Commissioner Slaughter issued a concurring statement “strongly support[ing] the Commission’s decision and order,” and noted that the “case was a worthwhile expenditure of Commission resources . . . because of the importance of competition in online search bidding for both consumers and for competitive entry by online sellers of goods and services.” Concurring Op. of Comm’r Rebecca Kelly Slaughter, In the Matter of 1-800 Contacts, FTC No. 9372 (Nov. 7, 2018).

Commissioner Phillips issued a dissenting statement, writing that he “fear[s] the majority’s approach will foster uncertainty and undermine trademark policy.” He would have required “a more thorough rule of reason analysis, with more credence given to the intellectual property at the heart of the case.” Dissenting Stmt. Of Comm’r Noah Joshua Phillips, In the Matter of 1-800 Contacts, FTC No. 9372 (Nov. 7, 2018).

DOJ Seeks Approval for Settlement in Suit Alleging Atrium Health’s “Steering” Restrictions Are Anticompetitive

On November 15, the DOJ announced that it has reached a proposed settlement in a civil suit it filed in 2016 against Carolinas HealthCare System (now Atrium Health) alleging that so-called “steering” provisions in its contracts with certain health insurers were anticompetitive. The settlement is subject to court approval under the Tunney Act. These provisions allegedly prevented insurers from “giv[ing] patients financial incentives to choose more cost-effective hospitals and physicians” and “constrained insurers from providing consumers and employers with information regarding the cost and quality of alternative health benefit plans.”  According to the DOJ’s press release, Atrium may not enforce certain “anti-steering” provisions and may not “seek[] contract terms or tak[e] actions that would prohibit, prevent, or penalize” certain types of steering by insurers going forward.  Press Release, U.S. Dep’t of Justice, Atrium Health Agrees to Settle Antitrust Lawsuit and Eliminate Anticompetitive Steering Restrictions (Nov. 15, 2018).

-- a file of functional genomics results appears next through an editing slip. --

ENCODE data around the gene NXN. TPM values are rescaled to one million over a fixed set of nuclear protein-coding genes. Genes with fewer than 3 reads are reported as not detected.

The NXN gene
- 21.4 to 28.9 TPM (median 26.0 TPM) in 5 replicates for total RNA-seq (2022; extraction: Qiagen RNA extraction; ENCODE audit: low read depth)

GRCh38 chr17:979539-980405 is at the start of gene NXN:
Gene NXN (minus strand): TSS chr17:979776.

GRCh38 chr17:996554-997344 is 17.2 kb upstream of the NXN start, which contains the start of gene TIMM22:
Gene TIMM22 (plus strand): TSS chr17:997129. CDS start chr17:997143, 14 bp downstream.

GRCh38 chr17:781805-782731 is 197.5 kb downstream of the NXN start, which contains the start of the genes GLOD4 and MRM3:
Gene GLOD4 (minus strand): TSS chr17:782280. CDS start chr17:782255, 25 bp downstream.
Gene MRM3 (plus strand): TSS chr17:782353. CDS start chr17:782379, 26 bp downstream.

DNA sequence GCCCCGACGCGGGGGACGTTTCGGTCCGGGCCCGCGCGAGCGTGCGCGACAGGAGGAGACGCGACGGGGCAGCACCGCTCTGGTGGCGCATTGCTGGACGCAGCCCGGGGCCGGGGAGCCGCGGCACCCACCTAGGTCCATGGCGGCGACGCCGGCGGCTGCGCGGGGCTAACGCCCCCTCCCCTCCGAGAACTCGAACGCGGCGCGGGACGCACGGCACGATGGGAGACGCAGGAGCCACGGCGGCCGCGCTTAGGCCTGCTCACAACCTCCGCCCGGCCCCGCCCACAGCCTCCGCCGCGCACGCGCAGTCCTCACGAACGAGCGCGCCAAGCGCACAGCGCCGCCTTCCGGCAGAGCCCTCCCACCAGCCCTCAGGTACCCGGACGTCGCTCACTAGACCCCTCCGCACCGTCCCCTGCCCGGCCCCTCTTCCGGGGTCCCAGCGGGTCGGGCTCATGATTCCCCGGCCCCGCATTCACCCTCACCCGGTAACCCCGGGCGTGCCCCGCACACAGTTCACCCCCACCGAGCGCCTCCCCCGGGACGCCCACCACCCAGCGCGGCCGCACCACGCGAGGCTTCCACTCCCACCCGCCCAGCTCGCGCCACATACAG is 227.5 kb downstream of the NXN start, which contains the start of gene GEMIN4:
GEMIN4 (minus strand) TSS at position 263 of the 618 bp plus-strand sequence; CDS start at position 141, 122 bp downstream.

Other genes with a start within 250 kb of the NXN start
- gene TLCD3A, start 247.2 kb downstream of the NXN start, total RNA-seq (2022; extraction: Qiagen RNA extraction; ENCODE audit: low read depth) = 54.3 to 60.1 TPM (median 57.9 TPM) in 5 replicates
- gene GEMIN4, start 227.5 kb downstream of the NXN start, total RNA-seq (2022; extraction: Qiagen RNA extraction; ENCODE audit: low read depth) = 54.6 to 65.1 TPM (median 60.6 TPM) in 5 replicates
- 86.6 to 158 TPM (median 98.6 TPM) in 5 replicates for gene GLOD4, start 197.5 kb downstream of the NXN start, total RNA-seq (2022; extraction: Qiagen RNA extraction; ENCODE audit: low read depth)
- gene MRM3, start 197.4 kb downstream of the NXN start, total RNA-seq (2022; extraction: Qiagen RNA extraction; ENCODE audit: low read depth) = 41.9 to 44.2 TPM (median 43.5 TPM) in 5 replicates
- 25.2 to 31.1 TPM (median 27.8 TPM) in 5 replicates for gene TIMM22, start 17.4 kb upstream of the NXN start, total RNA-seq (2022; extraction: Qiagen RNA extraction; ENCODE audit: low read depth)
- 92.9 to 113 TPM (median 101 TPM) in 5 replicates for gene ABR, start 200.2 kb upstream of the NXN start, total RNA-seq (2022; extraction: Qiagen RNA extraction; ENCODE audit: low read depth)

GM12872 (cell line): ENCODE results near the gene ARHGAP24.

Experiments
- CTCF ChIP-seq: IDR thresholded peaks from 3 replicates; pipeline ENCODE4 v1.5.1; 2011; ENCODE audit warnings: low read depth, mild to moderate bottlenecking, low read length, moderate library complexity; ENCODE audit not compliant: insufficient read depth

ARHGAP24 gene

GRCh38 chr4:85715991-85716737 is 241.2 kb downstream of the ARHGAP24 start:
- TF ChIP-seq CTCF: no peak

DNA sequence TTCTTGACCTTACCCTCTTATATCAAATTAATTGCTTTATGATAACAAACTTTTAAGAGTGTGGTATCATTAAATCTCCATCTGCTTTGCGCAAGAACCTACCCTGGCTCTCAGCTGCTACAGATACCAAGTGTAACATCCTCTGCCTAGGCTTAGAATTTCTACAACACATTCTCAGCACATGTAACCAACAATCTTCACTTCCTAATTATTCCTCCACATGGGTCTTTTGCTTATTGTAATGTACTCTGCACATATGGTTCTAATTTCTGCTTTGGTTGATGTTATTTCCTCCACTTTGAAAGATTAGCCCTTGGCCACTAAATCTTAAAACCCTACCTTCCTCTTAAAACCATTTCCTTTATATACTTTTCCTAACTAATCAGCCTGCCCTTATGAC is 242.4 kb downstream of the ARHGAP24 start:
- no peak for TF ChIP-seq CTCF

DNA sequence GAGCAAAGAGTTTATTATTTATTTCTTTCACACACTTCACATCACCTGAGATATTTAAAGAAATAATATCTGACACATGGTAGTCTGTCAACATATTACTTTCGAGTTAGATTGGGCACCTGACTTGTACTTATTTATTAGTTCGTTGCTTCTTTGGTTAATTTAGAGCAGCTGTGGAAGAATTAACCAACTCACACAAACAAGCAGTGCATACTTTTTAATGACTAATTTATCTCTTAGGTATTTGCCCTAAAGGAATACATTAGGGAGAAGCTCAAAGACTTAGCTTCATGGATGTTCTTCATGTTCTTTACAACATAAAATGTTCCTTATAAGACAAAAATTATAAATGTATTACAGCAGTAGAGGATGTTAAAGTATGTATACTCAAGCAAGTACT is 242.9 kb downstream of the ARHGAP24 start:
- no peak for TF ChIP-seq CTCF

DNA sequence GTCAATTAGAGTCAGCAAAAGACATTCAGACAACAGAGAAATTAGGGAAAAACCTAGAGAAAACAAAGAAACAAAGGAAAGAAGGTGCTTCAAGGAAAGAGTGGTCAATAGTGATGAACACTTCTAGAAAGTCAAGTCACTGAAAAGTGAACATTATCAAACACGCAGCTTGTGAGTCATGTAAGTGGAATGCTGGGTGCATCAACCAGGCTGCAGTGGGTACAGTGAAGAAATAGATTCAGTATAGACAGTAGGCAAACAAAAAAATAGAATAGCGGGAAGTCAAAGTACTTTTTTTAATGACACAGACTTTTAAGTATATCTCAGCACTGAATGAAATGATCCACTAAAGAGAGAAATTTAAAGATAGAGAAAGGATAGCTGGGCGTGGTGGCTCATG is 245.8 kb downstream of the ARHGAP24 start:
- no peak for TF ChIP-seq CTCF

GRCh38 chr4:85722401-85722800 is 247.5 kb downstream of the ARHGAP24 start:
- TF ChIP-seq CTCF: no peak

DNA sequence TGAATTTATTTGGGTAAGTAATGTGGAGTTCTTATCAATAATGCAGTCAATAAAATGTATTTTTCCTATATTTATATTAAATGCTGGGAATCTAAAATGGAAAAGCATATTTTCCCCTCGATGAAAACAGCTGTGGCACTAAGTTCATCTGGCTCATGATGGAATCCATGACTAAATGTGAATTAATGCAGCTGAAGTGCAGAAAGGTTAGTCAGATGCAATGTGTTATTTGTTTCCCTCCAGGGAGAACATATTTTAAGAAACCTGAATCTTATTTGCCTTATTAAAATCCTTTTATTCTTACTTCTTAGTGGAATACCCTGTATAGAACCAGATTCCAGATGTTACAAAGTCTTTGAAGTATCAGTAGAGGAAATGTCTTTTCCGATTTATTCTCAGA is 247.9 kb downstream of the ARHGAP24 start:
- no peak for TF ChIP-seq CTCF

US – DOJ Criminal and Civil

DOJ Secures Guilty Pleas and Civil Damages Settlements from Defendants Accused of Rigging Department of Defense Fuel Supply Contract Bids; AAG Delrahim Announces Intention to Seek Antitrust Damages on Behalf of the Government Going Forward

On November 14, the DOJ announced that three companies “have agreed to plead guilty to criminal charges and pay a total of approximately $82 million in criminal fines for their involvement in a decade-long bid-rigging conspiracy that targeted contracts to supply fuel to United States” military bases in South Korea. Notably, in addition to the criminal fines, the DOJ also secured civil damages settlements from the settling defendants relating to the fuel purchases made by the government.

In the announcement, Assistant Attorney General Delrahim said: “Section 4A of the Clayton Act is a powerful yet historically underused enforcement tool that empowers the United States to obtain treble damages for anticompetitive conduct when the government is itself the victim. The Antitrust Division has a long history of vigilantly protecting the interests of American consumers through civil and criminal antitrust enforcement.  Going forward, it is my goal to apply that same vigilance to protect the interests of American taxpayers.  When a firm cheats the United States by rigging bids, the Division will insist on robust civil settlements like those announced today.”  Press Release, U.S. Dep’t of Justice, Three South Korean Companies Agree to Plead Guilty and to Enter Into Civil Settlements for Rigging Bids on United States Department of Defense Fuel Supply Contracts (Nov. 14, 2018).

AAG Delrahim elaborated on the Antitrust Division’s plan to use Section 4A to seek civil antitrust damages when the federal government suffers overcharges from anticompetitive conduct in a speech delivered on November 15 at the ABA Antitrust Section Fall Forum. Makan Delrahim, “November Rain”: Antirust Enforcement on Behalf of American Consumers and Taxpayers (Nov. 15. 2018).

US – Agency News

Principal Deputy Assistant Attorney General Finch Speaks on Antitrust Contributions of Judge Ginsburg; Antitrust Division Examines Role of Compliance Programs in Criminal Enforcement Decisions